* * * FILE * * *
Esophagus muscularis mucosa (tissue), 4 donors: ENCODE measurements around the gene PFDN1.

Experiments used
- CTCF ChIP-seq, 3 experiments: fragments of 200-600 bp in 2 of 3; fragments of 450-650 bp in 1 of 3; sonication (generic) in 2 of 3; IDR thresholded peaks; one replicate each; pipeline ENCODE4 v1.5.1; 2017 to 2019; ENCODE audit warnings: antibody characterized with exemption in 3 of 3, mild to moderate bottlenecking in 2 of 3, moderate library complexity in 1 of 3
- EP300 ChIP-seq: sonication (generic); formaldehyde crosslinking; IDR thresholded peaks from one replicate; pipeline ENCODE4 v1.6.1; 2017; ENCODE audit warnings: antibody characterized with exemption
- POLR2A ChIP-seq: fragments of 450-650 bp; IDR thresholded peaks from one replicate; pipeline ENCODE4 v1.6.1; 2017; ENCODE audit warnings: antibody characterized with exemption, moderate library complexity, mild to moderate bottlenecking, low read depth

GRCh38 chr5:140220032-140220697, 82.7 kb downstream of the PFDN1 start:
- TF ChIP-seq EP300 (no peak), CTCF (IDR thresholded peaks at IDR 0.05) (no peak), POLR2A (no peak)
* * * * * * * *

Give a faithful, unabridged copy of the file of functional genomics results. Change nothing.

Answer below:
Esophagus muscularis mucosa (tissue), 4 donors: ENCODE measurements around the gene PFDN1.

Experiments used
- CTCF ChIP-seq, 3 experiments: fragments of 200-600 bp in 2 of 3; fragments of 450-650 bp in 1 of 3; sonication (generic) in 2 of 3; IDR thresholded peaks; one replicate each; pipeline ENCODE4 v1.5.1; 2017 to 2019; ENCODE audit warnings: antibody characterized with exemption in 3 of 3, mild to moderate bottlenecking in 2 of 3, moderate library complexity in 1 of 3
- EP300 ChIP-seq: sonication (generic); formaldehyde crosslinking; IDR thresholded peaks from one replicate; pipeline ENCODE4 v1.6.1; 2017; ENCODE audit warnings: antibody characterized with exemption
- POLR2A ChIP-seq: fragments of 450-650 bp; IDR thresholded peaks from one replicate; pipeline ENCODE4 v1.6.1; 2017; ENCODE audit warnings: antibody characterized with exemption, moderate library complexity, mild to moderate bottlenecking, low read depth

GRCh38 chr5:140220032-140220697, 82.7 kb downstream of the PFDN1 start:
- TF ChIP-seq EP300 (no peak), CTCF (IDR thresholded peaks at IDR 0.05) (no peak), POLR2A (no peak)